This is, of course, another excellent example of the aphorism, "statistics are for losers." The aggregate voting figures are profoundly irrelevant to the issue. The Covenant was submitted to diocesan synods, and the majority of diocesan synods said "no."
So why are Church House apparatchiks going into such detail about this?
Well, I'm just a poor colonial and I don't necessarily grasp all the subtleties of establishment sensibilities. I have, however, been involved in the cut and thrust of partisan politics for more than 30 years. I've organized floor fights at political conventions and I've been involved at senior levels in a few very competitive leadership and nomination races. I know a bit about hardball politics.
What we have here, ladies and gentlemen, is the early stages of an unseemly attempt at political hardball from the smoke-filled backrooms of Church House, Lambeth Palace and the Anglican Communion Office. This data is going to be used to justify some sort of General Synod resolution to affirm the Anglican Covenant despite the defeat in the diocesan synods.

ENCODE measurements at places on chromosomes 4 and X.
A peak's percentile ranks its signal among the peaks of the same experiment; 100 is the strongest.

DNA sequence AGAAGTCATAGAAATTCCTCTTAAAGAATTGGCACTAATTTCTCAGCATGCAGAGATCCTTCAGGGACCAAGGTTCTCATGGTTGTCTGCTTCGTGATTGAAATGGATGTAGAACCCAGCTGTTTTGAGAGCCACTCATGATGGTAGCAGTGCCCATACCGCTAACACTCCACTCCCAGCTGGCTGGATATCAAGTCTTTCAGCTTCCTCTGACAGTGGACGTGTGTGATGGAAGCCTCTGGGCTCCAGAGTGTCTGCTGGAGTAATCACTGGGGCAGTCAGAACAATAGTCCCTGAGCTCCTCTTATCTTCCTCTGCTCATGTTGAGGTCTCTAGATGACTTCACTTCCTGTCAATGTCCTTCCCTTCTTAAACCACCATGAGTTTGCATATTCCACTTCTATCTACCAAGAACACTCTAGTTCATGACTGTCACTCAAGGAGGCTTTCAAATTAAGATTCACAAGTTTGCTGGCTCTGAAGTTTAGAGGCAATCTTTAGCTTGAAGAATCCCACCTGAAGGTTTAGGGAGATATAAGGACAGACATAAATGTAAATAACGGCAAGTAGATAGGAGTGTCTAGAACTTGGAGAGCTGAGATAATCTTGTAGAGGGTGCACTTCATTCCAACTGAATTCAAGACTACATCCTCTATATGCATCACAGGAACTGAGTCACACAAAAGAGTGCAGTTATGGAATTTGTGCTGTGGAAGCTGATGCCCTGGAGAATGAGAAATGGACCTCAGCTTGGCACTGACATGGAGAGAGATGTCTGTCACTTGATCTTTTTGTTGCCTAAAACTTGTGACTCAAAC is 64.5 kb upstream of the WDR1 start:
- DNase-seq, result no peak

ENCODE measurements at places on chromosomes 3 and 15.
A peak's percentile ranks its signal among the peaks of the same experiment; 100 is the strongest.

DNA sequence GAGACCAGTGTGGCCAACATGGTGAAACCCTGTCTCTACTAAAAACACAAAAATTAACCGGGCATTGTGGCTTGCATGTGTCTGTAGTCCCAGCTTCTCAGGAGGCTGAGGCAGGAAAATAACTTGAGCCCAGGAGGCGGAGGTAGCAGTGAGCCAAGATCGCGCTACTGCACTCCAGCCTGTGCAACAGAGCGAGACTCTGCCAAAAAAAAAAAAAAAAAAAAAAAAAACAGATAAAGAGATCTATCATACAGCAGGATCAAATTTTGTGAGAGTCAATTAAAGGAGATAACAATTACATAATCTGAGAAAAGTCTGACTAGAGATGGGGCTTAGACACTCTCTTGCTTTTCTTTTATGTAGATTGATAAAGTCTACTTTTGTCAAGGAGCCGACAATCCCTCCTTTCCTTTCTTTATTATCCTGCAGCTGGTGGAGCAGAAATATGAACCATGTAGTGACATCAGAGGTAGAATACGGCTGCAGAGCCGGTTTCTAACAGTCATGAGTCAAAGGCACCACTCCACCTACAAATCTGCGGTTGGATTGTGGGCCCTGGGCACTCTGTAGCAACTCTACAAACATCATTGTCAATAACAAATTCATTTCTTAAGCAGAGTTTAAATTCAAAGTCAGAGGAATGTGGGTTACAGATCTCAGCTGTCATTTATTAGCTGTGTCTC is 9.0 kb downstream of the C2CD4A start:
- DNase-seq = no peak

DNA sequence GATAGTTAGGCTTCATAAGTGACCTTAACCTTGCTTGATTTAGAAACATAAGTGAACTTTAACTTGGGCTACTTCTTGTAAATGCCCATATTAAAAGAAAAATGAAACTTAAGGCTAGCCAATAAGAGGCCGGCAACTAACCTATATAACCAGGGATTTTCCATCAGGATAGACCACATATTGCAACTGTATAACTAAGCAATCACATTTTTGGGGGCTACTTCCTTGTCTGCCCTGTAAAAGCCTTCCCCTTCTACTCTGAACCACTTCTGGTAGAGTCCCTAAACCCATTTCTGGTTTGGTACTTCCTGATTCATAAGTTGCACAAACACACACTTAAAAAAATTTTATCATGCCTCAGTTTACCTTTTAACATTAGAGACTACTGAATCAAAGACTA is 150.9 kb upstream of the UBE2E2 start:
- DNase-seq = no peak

Oh yes, it will not "adopt" the Covenant - but the message will be clear. The ecclesiastical bureaucrats are not about to allow the ephemeral concept of due process to get in the way of their project to recast the Anglican Communion from a fellowship of autonomous churches into a centralized, unitary and curial body.
We've already seen their capacity to make up the rules on the fly. Within hours of the defeat of the Covenant in England, the Anglican Communion Office put out a news release asserting that the Archbishop of Canterbury's role as an Instrument of Unity was independent of his membership in the Church of England and therefore, even if England were to defeat the Covenant, he'd still be in charge of meting out "relational consequences."
It's the sort of behaviour one expects from the worst sort of political operatives. It's a pity one can't expect any better in the Church.
Hardball politics has marked the Covenant process from the start.